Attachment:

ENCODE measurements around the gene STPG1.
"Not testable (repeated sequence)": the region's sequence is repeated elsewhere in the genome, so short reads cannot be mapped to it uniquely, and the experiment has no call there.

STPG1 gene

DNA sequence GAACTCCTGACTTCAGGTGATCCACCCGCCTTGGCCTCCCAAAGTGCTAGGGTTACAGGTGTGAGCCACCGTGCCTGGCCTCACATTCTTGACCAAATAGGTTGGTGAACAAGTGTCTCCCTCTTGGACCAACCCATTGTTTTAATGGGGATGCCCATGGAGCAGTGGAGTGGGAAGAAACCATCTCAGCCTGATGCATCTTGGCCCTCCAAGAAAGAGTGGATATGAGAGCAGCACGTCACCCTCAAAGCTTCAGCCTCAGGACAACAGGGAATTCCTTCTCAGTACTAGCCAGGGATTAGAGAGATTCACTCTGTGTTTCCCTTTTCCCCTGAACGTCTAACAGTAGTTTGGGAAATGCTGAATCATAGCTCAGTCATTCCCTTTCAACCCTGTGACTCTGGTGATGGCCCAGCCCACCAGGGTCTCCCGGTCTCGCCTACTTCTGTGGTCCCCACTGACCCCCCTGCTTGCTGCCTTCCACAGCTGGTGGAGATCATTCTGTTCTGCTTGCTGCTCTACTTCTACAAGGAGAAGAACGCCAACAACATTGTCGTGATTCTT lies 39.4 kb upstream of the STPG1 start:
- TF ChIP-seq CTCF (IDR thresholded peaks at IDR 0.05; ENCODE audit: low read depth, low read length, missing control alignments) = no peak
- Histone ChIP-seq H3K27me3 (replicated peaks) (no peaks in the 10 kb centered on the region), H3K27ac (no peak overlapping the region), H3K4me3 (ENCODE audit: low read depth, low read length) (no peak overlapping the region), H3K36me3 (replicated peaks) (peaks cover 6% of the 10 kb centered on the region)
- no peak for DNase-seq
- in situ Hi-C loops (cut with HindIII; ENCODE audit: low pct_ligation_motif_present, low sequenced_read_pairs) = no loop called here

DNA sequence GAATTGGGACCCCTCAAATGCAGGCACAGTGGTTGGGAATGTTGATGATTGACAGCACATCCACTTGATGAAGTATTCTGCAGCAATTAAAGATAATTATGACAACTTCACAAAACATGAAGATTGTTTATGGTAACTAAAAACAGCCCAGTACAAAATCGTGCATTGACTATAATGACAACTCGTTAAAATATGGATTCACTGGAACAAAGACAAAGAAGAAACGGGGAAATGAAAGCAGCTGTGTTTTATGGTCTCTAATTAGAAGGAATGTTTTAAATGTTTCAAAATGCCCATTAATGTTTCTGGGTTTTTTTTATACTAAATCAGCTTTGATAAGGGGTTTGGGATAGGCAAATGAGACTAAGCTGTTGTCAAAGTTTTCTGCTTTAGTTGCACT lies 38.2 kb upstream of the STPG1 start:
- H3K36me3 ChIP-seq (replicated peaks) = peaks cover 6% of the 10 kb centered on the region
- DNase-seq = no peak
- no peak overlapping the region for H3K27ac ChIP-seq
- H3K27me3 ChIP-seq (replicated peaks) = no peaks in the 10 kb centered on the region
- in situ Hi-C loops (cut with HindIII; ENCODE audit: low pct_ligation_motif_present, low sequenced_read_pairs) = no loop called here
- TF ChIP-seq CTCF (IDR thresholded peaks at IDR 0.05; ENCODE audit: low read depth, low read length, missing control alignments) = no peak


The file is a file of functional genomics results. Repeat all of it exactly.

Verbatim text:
ENCODE measurements around the gene STPG1.
"Not testable (repeated sequence)": the region's sequence is repeated elsewhere in the genome, so short reads cannot be mapped to it uniquely, and the experiment has no call there.

STPG1 gene

DNA sequence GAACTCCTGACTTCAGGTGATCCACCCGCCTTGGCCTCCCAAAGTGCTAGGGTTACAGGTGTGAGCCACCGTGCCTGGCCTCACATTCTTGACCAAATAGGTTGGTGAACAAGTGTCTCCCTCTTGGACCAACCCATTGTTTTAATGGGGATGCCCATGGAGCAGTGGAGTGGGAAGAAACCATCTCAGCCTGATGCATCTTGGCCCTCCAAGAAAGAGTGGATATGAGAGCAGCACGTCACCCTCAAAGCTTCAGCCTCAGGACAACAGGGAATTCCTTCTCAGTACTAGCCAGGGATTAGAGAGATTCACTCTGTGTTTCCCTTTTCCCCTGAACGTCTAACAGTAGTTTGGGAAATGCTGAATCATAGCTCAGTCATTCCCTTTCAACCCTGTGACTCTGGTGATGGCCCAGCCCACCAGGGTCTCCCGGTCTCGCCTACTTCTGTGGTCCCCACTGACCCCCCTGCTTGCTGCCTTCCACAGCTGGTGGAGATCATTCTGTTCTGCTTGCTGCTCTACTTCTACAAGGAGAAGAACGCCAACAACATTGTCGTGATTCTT lies 39.4 kb upstream of the STPG1 start:
- TF ChIP-seq CTCF (IDR thresholded peaks at IDR 0.05; ENCODE audit: low read depth, low read length, missing control alignments) = no peak
- Histone ChIP-seq H3K27me3 (replicated peaks) (no peaks in the 10 kb centered on the region), H3K27ac (no peak overlapping the region), H3K4me3 (ENCODE audit: low read depth, low read length) (no peak overlapping the region), H3K36me3 (replicated peaks) (peaks cover 6% of the 10 kb centered on the region)
- no peak for DNase-seq
- in situ Hi-C loops (cut with HindIII; ENCODE audit: low pct_ligation_motif_present, low sequenced_read_pairs) = no loop called here

DNA sequence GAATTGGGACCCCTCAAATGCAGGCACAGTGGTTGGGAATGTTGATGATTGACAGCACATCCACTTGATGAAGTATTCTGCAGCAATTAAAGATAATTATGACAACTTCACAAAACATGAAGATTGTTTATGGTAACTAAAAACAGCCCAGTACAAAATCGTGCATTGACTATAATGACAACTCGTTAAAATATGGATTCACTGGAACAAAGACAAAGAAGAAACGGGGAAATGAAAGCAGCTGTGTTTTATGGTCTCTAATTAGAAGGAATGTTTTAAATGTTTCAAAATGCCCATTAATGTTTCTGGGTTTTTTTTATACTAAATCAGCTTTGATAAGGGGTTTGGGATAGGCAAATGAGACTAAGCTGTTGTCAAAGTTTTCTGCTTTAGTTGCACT lies 38.2 kb upstream of the STPG1 start:
- H3K36me3 ChIP-seq (replicated peaks) = peaks cover 6% of the 10 kb centered on the region
- DNase-seq = no peak
- no peak overlapping the region for H3K27ac ChIP-seq
- H3K27me3 ChIP-seq (replicated peaks) = no peaks in the 10 kb centered on the region
- in situ Hi-C loops (cut with HindIII; ENCODE audit: low pct_ligation_motif_present, low sequenced_read_pairs) = no loop called here
- TF ChIP-seq CTCF (IDR thresholded peaks at IDR 0.05; ENCODE audit: low read depth, low read length, missing control alignments) = no peak